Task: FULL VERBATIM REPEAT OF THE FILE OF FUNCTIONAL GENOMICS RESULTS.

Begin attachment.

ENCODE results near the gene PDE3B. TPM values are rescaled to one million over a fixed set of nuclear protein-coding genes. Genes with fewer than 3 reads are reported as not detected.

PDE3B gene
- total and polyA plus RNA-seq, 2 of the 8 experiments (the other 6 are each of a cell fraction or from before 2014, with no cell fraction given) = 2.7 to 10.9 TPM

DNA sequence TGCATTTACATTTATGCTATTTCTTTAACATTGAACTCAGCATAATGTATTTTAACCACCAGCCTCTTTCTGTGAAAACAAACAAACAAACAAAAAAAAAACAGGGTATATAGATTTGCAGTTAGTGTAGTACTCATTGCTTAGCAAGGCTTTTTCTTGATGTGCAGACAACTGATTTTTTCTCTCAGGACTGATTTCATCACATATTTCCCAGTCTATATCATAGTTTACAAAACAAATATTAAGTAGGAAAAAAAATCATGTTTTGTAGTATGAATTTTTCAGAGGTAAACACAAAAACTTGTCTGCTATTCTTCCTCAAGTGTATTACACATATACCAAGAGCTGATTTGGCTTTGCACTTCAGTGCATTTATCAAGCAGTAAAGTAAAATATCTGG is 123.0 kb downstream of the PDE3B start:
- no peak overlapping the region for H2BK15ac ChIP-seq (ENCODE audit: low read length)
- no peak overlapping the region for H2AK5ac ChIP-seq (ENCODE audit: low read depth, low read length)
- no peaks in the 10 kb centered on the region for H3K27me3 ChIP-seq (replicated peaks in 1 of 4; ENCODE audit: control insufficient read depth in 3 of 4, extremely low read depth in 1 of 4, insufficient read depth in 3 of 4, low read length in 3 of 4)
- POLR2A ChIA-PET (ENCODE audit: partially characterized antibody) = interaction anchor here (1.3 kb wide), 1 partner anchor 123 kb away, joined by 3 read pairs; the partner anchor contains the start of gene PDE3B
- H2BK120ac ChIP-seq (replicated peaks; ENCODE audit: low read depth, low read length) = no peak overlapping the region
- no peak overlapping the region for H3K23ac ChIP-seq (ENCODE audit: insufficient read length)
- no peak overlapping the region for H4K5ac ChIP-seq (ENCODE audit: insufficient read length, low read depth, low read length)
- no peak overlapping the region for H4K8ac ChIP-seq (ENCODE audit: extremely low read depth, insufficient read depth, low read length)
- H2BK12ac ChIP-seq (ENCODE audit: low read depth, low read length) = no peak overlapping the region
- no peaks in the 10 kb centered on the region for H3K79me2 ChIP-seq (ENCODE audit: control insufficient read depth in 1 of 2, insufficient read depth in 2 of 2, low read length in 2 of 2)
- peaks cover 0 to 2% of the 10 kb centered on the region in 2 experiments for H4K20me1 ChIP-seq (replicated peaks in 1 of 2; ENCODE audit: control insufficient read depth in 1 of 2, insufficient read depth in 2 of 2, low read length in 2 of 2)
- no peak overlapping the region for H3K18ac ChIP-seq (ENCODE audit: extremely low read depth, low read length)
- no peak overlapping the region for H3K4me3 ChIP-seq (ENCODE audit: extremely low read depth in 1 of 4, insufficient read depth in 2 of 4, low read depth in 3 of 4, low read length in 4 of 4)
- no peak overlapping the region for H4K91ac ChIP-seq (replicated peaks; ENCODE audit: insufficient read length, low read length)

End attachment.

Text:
ENCODE results near the gene PDE3B. TPM values are rescaled to one million over a fixed set of nuclear protein-coding genes. Genes with fewer than 3 reads are reported as not detected.

PDE3B gene
- total and polyA plus RNA-seq, 2 of the 8 experiments (the other 6 are each of a cell fraction or from before 2014, with no cell fraction given) = 2.7 to 10.9 TPM

DNA sequence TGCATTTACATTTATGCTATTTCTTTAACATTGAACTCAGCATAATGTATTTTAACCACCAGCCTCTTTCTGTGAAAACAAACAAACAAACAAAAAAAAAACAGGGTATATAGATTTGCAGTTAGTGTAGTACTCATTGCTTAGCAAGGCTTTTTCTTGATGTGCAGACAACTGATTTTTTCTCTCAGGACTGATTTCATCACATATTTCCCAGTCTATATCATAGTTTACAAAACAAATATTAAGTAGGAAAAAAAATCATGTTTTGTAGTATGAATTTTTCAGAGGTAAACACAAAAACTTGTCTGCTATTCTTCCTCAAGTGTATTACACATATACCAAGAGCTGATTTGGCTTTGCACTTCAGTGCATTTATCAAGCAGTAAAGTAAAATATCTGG is 123.0 kb downstream of the PDE3B start:
- no peak overlapping the region for H2BK15ac ChIP-seq (ENCODE audit: low read length)
- no peak overlapping the region for H2AK5ac ChIP-seq (ENCODE audit: low read depth, low read length)
- no peaks in the 10 kb centered on the region for H3K27me3 ChIP-seq (replicated peaks in 1 of 4; ENCODE audit: control insufficient read depth in 3 of 4, extremely low read depth in 1 of 4, insufficient read depth in 3 of 4, low read length in 3 of 4)
- POLR2A ChIA-PET (ENCODE audit: partially characterized antibody) = interaction anchor here (1.3 kb wide), 1 partner anchor 123 kb away, joined by 3 read pairs; the partner anchor contains the start of gene PDE3B
- H2BK120ac ChIP-seq (replicated peaks; ENCODE audit: low read depth, low read length) = no peak overlapping the region
- no peak overlapping the region for H3K23ac ChIP-seq (ENCODE audit: insufficient read length)
- no peak overlapping the region for H4K5ac ChIP-seq (ENCODE audit: insufficient read length, low read depth, low read length)
- no peak overlapping the region for H4K8ac ChIP-seq (ENCODE audit: extremely low read depth, insufficient read depth, low read length)
- H2BK12ac ChIP-seq (ENCODE audit: low read depth, low read length) = no peak overlapping the region
- no peaks in the 10 kb centered on the region for H3K79me2 ChIP-seq (ENCODE audit: control insufficient read depth in 1 of 2, insufficient read depth in 2 of 2, low read length in 2 of 2)
- peaks cover 0 to 2% of the 10 kb centered on the region in 2 experiments for H4K20me1 ChIP-seq (replicated peaks in 1 of 2; ENCODE audit: control insufficient read depth in 1 of 2, insufficient read depth in 2 of 2, low read length in 2 of 2)
- no peak overlapping the region for H3K18ac ChIP-seq (ENCODE audit: extremely low read depth, low read length)
- no peak overlapping the region for H3K4me3 ChIP-seq (ENCODE audit: extremely low read depth in 1 of 4, insufficient read depth in 2 of 4, low read depth in 3 of 4, low read length in 4 of 4)
- no peak overlapping the region for H4K91ac ChIP-seq (replicated peaks; ENCODE audit: insufficient read length, low read length)